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Prolonged extreme heat may cost the state $9.5 billion, economist says

Construction workers work near downtown Austin during a heat advisory in June.
Michael Minasi
Construction workers work near downtown Austin during a heat advisory in June.

We’re headed into what’s historically the hottest month of the summer in what’s already been a year of record-breaking heat. Sweltering temperatures are showing no signs of letting up anytime soon.

For many Texans, one strategy to survive the heat dome has been to hunker down inside air conditioning for the hottest parts of the day – so, pretty much all of it.

But the mercury rising may be having a cooling effect on the state’s economy, according to research by economist Ray Perryman, of the Waco-based Perryman Group, who said the prolonged heat could cost Texas about $9.5 billion.

“In percentage terms, the biggest loss is going to be agriculture. It’s not that big a part of our economy right now, but it has a huge effect on agriculture in terms of crop yields and ability to bring in crops and things of that nature,” he said. “We’re already seeing a lot of concern about that, and it’s coming on top of what was already something of an historic drought. So the agriculture sector in relative terms gets hit the hardest.

“In terms of just the sheer dollars involved, it tends to be insurance companies, because they get hit with a lot of losses associated with these things. And they are a much larger industry.”

The Perryman Group calculated the $9.5 billion figure by looking at the history of temperatures and economic performances for all 50 states dating back to 1900.

“With the models we have, we can then isolate control for other factors and say, ‘what does an abnormal temperature have to do with the economy?’ And we can track that over literally hundreds of industries, and that allows us to come up with these net numbers,” Perryman said. “Obviously, just estimates – they’re not perfect – but I think they give us a very good indication of what’s going on.”

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The single biggest contributor – over 90% – to the losses is a decline in productivity, Perryman said.

“It has to do with, obviously, people. If you’re working outdoors, you have to have more breaks, you have to hydrate more, that kind of thing. More people have heat-related health issues that cause them to miss days of work,” he said. “It doesn’t create a huge amount of job losses right now – obviously we’re in a the workforce shortage situation, very low unemployment rates – but it creates a lot of drop in productivity.”

Some industries, like utilities, benefit during extreme heat as people hunker down and stay cool, Perryman said. For the hospitality industry, it’s a mixed bag.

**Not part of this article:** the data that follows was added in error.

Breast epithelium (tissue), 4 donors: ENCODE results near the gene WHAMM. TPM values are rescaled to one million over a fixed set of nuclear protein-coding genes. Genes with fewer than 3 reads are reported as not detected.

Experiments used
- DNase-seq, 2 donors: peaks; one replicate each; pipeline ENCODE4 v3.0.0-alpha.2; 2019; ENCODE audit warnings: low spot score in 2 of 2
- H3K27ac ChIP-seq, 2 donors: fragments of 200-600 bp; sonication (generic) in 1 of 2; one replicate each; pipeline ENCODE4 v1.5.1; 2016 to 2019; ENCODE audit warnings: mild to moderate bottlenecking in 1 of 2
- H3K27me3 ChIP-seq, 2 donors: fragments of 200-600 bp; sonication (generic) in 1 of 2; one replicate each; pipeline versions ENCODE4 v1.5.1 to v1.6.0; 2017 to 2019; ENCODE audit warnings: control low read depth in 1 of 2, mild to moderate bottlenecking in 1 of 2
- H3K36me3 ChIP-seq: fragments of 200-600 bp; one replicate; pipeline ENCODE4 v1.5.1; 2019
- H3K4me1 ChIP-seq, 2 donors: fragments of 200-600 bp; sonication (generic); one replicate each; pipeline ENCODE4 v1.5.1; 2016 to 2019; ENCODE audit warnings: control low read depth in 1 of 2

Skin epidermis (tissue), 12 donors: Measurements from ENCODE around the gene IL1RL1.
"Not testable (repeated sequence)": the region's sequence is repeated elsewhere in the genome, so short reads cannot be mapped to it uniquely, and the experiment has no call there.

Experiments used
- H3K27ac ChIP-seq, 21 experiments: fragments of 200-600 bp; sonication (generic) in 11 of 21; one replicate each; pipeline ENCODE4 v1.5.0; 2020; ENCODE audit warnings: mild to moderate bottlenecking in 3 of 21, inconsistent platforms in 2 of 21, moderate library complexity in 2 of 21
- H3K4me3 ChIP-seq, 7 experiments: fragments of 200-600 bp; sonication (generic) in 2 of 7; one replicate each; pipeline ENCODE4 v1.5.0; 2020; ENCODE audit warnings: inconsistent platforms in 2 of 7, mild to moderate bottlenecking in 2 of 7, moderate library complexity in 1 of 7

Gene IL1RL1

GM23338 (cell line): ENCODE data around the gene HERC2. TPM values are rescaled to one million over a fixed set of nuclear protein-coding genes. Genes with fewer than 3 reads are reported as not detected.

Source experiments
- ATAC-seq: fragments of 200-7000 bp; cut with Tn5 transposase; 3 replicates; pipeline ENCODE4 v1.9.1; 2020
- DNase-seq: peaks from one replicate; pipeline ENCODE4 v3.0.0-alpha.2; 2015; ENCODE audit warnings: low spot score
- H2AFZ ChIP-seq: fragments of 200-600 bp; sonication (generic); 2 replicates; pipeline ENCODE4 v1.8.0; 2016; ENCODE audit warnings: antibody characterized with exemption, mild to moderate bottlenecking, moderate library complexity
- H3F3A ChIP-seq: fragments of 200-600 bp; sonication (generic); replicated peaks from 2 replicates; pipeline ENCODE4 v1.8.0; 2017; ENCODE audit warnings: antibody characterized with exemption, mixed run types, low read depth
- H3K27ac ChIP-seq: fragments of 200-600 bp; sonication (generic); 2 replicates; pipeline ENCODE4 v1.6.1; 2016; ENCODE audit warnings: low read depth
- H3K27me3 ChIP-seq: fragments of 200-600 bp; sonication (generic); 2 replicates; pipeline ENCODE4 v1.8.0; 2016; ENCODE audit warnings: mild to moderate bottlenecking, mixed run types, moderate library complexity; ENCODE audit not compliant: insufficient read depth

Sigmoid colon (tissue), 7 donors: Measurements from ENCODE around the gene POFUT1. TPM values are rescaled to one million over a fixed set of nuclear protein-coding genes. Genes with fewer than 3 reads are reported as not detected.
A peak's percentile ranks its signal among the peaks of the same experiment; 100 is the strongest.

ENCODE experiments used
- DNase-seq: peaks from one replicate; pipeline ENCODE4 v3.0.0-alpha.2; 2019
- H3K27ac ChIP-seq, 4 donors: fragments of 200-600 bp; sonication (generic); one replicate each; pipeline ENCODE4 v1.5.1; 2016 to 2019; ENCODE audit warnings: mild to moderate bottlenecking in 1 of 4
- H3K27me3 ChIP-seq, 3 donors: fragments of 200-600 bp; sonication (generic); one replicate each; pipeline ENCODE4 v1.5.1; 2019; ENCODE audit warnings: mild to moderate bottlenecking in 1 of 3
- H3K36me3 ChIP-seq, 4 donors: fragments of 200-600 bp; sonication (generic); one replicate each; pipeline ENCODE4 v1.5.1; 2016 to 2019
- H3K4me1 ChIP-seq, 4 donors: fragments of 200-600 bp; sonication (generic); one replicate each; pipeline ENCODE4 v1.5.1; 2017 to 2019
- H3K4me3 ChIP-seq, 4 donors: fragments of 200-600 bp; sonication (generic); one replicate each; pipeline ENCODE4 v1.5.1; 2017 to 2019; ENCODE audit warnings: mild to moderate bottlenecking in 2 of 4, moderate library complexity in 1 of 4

“People tend to travel a little bit less and that sort of thing in some ways, and in other ways, a lot of people try to escape to other places. On balance, we have seen that the overall hospitality sector has just a little bit of a negative impact, but it’s not huge,” he said. “One thing we did notice, though, in a similar vein is overall retail sales would be down quite a bit. And of course that impacts sales tax and that sort of thing. And I think that’s mainly just people staying at home.”

The Perryman Group projected even larger economic losses for the future should heat trends continue.

“What we did there was not quite as extreme as this summer. But what if, we said, just on average that between now and 2050, the overall temperature was about one degree hotter than the norm that we’ve seen historically – what would that do across the economy? And we estimate that impact by 2050 would be almost $400 billion a year in gross product,” Perryman said.

“To put that in perspective, that’s over 9% of what we think the total gross profit would be at that point in time. So over the long term, when some of these losses cumulate, it causes people to, for example, shift away from agriculture, shift away from certain industries. In the long term, you have time to make those kinds of adjustments to things.

» MORE: How Texans are coping with the brutal heat, from Abilene to San Antonio

Perryman said that, from a policymaking front, focus should be on a functioning electric grid and encouraging the development of all types of power sources, as well as being cognizant of things that contribute to the inability to function well in heat.

“I think a lot of industries can do that. Insurance companies can encourage people to do things to minimize risk. They can sometimes be helped along by legislation,” he said. “I think overall, the bigger policy implications are probably at the federal and even the international level as we try to look at some of the consequences of what appears to be some changes in the climate, but also at the same time, make sure we have adequate energy resources. That’s quite a challenge.

“But I think most of that battle takes place in Congress and even beyond Congress in terms of international agreements and things of that nature.”

It’s possible that 2023 could go down as an inflection point, Perryman said.

“I think the combination of the 2021 freeze that we had here in Texas and then what’s happening with 2023 and particularly the widespread nature of the heat wave – not only in this country but other points across the country – may well be a point where people begin to realize a bit more that a lot of the things scientists have been talking about quite some time and some advocates have been talking about are the kinds of things we need to pay attention to more seriously,” he said.

“There’s nothing like being hot to make you sit down and think about what are the implications of being hot more often.”

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